Scrupulously researched and curated by fashion journalist Charlie Porter, Bring No Clothes: Bloomsbury and Fashion has opened at Charleston’s new spaces at Southover House in Lewes. The exhibition brings together original garments, paintings, photography and spoken word to explore how the Bloomsbury set continues to inspire fashion more than a century later.
Charleston was once the home and studio of the painters Vanessa Bell and Duncan Grant, and a gathering space for the artists and writers who came to be known as “the Bloomsbury set”, including Virginia Woolf and Lytton Strachey.
First, menswear designer Kim Jones transposes the works and designs of artist Duncan Grant into prints and patterns for his Dior summer 2023 collection. Jones’s hand-knitted rendering of Grant’s design for a fire curtain at Sadler’s Wells Theatre (1930) brings out all the campness of the artist, playfully reinterpreting the language of cubism to become kitsch.
Sadly, we have no evidence of Bell’s cut-up method as we learn (from a rather matter of fact page in the diary of Charleston’s housekeeper Grace Higgens) that her clothes were burned after she died. But according to her granddaughter, historian Virginia Nicholson, Bell’s safety pins belong to the “family mythology”.
The exhibition also shows a handbag Bell made and a rags rug, still on the floors at Charleston. Repurposing and recycling clothes and cloth represented, for Bell, an ethical choice. It was an affordable alternative and a way of creating meaning through making.
What is interesting about the use of safety pins is that they not only give discarded garments a new lease, but they also mean the pieces could be dismembered again. Alleyne’s designs and installations draw out a punk attitude from Bell’s safety pins, which is lost in the representation of the Bloomsbury style as reassuring, crafty and quaint.
This spirit chimes with Porter’s reading of the legacy of the Bloomsbury group’s penchant for “anti-fashion: something that looks so wrong, it’s right”.
The vivacity of Bell’s self-fashioning – captured in a rarely seen portrait by Grant – shows the wildness of her eccentric colour and pattern combinations. Her sister, the writer Virginia Woolf, once rather harshly responded to her clothes designs for the Omega Workshops (a design enterprise founded by members of the Bloomsbury group) by saying they “almost wrenched my eyes from the sockets”.
Photos of Woolf from 1923 from the journal of Lady Ottoline Morrell display more fashion audacity. She pairs the floral swirls of her shawl with the lines of her dress, flaunting clash and tension in her clothing.
Under the influence of Bloomsbury
What is it about the fashion of the Bloomsbury group that continues to resonate today? In a recent examination of Bloomsbury’s experimental attitude to dress, art historian Wendy Hitchmough argued that it is their interest in a certain “bohemian latitude, and the capacity of dress to signal alternative values”.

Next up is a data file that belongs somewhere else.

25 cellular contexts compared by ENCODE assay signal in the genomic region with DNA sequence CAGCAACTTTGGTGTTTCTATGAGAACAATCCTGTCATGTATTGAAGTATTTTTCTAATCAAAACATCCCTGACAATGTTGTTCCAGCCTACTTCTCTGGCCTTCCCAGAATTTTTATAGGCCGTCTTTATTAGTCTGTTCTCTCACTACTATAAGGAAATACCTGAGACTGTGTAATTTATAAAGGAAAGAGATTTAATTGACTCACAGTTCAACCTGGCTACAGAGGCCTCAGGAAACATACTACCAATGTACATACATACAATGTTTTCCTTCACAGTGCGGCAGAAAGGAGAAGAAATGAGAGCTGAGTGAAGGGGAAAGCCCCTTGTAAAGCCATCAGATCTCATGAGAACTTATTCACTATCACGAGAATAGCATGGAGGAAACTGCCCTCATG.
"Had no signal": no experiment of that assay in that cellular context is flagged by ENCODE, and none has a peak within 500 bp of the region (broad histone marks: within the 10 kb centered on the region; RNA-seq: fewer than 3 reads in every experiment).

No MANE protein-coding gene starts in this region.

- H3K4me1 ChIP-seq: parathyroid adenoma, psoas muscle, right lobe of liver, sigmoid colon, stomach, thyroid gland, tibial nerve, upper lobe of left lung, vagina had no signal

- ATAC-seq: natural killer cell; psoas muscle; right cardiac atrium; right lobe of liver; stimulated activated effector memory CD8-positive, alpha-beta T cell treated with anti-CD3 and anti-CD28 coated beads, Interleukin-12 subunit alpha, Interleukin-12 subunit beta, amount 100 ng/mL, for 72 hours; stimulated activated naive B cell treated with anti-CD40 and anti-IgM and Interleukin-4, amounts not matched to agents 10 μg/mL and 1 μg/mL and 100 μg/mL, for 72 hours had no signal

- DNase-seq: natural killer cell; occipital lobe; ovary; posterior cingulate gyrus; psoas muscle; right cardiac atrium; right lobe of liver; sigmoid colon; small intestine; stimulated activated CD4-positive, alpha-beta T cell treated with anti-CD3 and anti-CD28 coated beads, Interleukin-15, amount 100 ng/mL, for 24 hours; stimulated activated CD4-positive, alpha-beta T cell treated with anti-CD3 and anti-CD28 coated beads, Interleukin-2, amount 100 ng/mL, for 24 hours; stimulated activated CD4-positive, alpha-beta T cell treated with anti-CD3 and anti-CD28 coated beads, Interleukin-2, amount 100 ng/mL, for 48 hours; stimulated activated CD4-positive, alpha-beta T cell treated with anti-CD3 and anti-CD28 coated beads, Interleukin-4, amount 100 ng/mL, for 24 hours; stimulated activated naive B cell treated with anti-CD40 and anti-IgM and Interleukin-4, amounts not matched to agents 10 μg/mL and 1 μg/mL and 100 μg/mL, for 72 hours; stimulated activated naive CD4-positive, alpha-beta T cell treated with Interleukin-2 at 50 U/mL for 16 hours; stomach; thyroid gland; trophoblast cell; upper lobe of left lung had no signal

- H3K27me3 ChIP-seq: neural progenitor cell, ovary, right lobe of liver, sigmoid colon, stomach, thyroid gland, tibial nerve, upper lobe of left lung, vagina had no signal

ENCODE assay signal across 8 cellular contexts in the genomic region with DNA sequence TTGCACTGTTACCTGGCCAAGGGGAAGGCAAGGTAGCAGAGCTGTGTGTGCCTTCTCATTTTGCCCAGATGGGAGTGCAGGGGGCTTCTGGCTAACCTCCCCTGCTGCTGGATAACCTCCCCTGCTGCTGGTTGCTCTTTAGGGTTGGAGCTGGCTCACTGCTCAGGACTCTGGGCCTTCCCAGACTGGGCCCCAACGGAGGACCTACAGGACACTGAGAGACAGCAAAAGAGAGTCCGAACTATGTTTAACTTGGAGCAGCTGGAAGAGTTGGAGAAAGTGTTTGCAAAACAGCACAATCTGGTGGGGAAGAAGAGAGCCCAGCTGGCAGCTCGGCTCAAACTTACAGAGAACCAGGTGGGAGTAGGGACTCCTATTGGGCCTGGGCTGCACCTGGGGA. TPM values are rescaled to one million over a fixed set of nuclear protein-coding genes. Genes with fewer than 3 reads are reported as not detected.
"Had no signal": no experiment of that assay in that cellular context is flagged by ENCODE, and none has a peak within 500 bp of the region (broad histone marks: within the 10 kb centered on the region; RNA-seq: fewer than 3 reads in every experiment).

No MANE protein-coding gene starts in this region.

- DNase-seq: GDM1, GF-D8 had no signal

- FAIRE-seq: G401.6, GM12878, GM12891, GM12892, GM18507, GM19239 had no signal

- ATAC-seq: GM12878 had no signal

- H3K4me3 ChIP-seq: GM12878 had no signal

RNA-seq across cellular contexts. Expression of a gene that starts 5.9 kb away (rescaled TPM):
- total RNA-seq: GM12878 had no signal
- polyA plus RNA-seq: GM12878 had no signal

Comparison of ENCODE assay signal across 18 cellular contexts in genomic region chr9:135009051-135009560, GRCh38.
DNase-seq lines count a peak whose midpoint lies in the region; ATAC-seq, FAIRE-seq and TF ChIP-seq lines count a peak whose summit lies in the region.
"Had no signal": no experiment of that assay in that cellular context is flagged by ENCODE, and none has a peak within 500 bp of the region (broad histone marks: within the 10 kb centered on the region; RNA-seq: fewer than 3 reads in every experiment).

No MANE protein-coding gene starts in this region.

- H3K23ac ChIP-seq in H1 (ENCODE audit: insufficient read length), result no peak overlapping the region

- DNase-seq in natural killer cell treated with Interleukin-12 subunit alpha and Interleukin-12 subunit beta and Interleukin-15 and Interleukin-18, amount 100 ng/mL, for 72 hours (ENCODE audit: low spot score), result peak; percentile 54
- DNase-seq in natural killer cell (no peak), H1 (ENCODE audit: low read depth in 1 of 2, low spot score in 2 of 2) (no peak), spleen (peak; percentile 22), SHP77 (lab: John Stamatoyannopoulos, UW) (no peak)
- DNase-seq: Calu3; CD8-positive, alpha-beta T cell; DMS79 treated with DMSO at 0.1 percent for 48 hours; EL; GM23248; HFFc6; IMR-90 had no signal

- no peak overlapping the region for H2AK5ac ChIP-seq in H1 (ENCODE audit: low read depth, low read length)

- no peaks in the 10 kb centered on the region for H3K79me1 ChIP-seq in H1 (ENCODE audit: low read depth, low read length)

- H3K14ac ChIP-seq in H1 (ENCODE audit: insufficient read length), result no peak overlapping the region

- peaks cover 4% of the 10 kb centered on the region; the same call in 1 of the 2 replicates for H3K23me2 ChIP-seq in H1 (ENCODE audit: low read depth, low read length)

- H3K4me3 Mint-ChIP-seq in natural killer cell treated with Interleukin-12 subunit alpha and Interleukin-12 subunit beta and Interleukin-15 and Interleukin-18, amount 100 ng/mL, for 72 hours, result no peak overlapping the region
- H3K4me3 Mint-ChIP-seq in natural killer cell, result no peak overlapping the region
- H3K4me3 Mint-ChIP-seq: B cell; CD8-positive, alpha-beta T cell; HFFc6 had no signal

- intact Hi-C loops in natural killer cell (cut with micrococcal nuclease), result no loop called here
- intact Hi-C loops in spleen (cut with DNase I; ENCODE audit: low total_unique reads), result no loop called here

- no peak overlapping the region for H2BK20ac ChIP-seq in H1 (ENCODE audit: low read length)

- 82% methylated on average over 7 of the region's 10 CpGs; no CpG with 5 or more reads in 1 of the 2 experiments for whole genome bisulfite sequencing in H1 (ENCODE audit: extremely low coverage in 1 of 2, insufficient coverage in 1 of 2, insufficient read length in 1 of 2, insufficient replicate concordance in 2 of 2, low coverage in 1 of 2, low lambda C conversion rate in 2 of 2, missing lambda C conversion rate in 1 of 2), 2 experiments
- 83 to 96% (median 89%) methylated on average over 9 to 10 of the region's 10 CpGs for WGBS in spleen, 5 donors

The absence of a substantial representation of items from the Omega Workshops in this exhibition, marks its desire to move away from a history of modernist dress and instead “get closer to a garment’s wearer”.
The exhibition introduces the group’s urgent rethinking of gender, sexuality and queerness as a way of life, without downplaying the fact that in spite of their anti-colonial stance, they never examined their white entitlement. In fact, they profited from the repetition of orientalist and primitivist tropes within modernism.
The Bloomsbury group’s distaste for formality helped to set the foundations for how we dress today. But it is important not to forget how this rested on some significant precedents.
The exhibition positions the members of the Bloomsbury group as standing up against the military inheritance of the three-piece suit, cinched waists and constrictive undergarments. But there is a general sense that everything vaguely late-Victorian stands for the patriarchy. This means important connections are lost with the New Women and the feminists, the vegetarians and antivivisectionists, the yogi and the sandal wearers of the previous generation. These groups paved the way for the revolution in clothing championed by the Bloomsbury set.
One such sandal-wearer was the lesbian collector, avant-garde novelist and poet Gertrude Stein (1874-1926). Her roomy brown corduroy gown, monumentalised in a portrait by Pablo Picasso, must have made an impression on Bell. She purchased a similar dress after she visited her in 1913.
In Florence in 1904, she and Woolf had also met the writer Vernon Lee (1856-1935) whose unique look encouraged a sense of ambiguity about her gender identity. Not to mention other radically dressed figures from the era known to the group, like Radclyffe Hall, Annie Besant and Filippo De Pisis.
The modern designer Ella Boucht’s bodacious suits for queer, trans and non-binary clients – on display at the exhibition – are arguably influenced by kinship with these historical trailblazers, rather than solely, as the exhibit text says, “through opposition to the patriarchy and power within tailoring”. Sometimes queer liberation is not measured by the freedom to undress, or underdress, but its opposite.
When the Bright Young Things – a generation of gender non-conforming painted boys in London, Paris and Berlin – entered the scene in the 1920s, the meaning of the suit was completely unsettled.
By overstating the Bloomsbury set as standing alone against the conservatism of early 20th-century British society, Bring No Clothes sometimes suffers from an anxiety of influence. It is exciting to imagine the group in an agnostic relationship with history capable of inspiring posterity, but this is deaf to their dialogue with their contemporaries and predecessors.
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